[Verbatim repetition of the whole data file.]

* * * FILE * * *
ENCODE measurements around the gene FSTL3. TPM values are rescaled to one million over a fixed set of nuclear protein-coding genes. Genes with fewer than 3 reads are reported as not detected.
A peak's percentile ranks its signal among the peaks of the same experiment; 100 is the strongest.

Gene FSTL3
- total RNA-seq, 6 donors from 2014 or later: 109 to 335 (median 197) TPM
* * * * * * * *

ENCODE measurements around the gene FSTL3. TPM values are rescaled to one million over a fixed set of nuclear protein-coding genes. Genes with fewer than 3 reads are reported as not detected.
A peak's percentile ranks its signal among the peaks of the same experiment; 100 is the strongest.

Gene FSTL3
- total RNA-seq, 6 donors from 2014 or later: 109 to 335 (median 197) TPM